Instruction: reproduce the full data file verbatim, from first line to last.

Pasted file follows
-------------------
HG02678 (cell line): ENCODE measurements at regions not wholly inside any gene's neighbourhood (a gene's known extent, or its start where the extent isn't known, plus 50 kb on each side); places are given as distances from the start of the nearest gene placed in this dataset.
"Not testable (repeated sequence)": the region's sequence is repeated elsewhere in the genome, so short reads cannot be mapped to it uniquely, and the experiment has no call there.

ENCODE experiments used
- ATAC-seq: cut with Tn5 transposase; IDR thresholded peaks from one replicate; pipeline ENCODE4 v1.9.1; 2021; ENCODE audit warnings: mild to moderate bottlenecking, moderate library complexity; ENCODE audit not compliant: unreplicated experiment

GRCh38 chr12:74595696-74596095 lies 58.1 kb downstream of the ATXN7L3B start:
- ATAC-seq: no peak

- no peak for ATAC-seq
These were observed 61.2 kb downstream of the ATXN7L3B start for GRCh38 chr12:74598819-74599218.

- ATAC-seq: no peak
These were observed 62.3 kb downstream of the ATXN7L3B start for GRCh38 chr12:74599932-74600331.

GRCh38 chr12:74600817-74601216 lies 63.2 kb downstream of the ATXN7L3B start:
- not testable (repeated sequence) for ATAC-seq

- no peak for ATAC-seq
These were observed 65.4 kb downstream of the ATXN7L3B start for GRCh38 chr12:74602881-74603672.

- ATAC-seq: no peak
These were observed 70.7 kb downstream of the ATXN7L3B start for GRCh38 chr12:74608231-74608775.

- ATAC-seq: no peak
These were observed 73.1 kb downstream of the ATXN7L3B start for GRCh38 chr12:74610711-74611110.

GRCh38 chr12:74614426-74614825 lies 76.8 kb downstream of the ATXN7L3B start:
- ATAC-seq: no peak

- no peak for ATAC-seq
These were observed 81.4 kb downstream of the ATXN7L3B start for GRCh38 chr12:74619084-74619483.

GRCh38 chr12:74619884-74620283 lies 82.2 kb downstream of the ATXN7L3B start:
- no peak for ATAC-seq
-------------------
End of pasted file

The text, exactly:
HG02678 (cell line): ENCODE measurements at regions not wholly inside any gene's neighbourhood (a gene's known extent, or its start where the extent isn't known, plus 50 kb on each side); places are given as distances from the start of the nearest gene placed in this dataset.
"Not testable (repeated sequence)": the region's sequence is repeated elsewhere in the genome, so short reads cannot be mapped to it uniquely, and the experiment has no call there.

ENCODE experiments used
- ATAC-seq: cut with Tn5 transposase; IDR thresholded peaks from one replicate; pipeline ENCODE4 v1.9.1; 2021; ENCODE audit warnings: mild to moderate bottlenecking, moderate library complexity; ENCODE audit not compliant: unreplicated experiment

GRCh38 chr12:74595696-74596095 lies 58.1 kb downstream of the ATXN7L3B start:
- ATAC-seq: no peak

- no peak for ATAC-seq
These were observed 61.2 kb downstream of the ATXN7L3B start for GRCh38 chr12:74598819-74599218.

- ATAC-seq: no peak
These were observed 62.3 kb downstream of the ATXN7L3B start for GRCh38 chr12:74599932-74600331.

GRCh38 chr12:74600817-74601216 lies 63.2 kb downstream of the ATXN7L3B start:
- not testable (repeated sequence) for ATAC-seq

- no peak for ATAC-seq
These were observed 65.4 kb downstream of the ATXN7L3B start for GRCh38 chr12:74602881-74603672.

- ATAC-seq: no peak
These were observed 70.7 kb downstream of the ATXN7L3B start for GRCh38 chr12:74608231-74608775.

- ATAC-seq: no peak
These were observed 73.1 kb downstream of the ATXN7L3B start for GRCh38 chr12:74610711-74611110.

GRCh38 chr12:74614426-74614825 lies 76.8 kb downstream of the ATXN7L3B start:
- ATAC-seq: no peak

- no peak for ATAC-seq
These were observed 81.4 kb downstream of the ATXN7L3B start for GRCh38 chr12:74619084-74619483.

GRCh38 chr12:74619884-74620283 lies 82.2 kb downstream of the ATXN7L3B start:
- no peak for ATAC-seq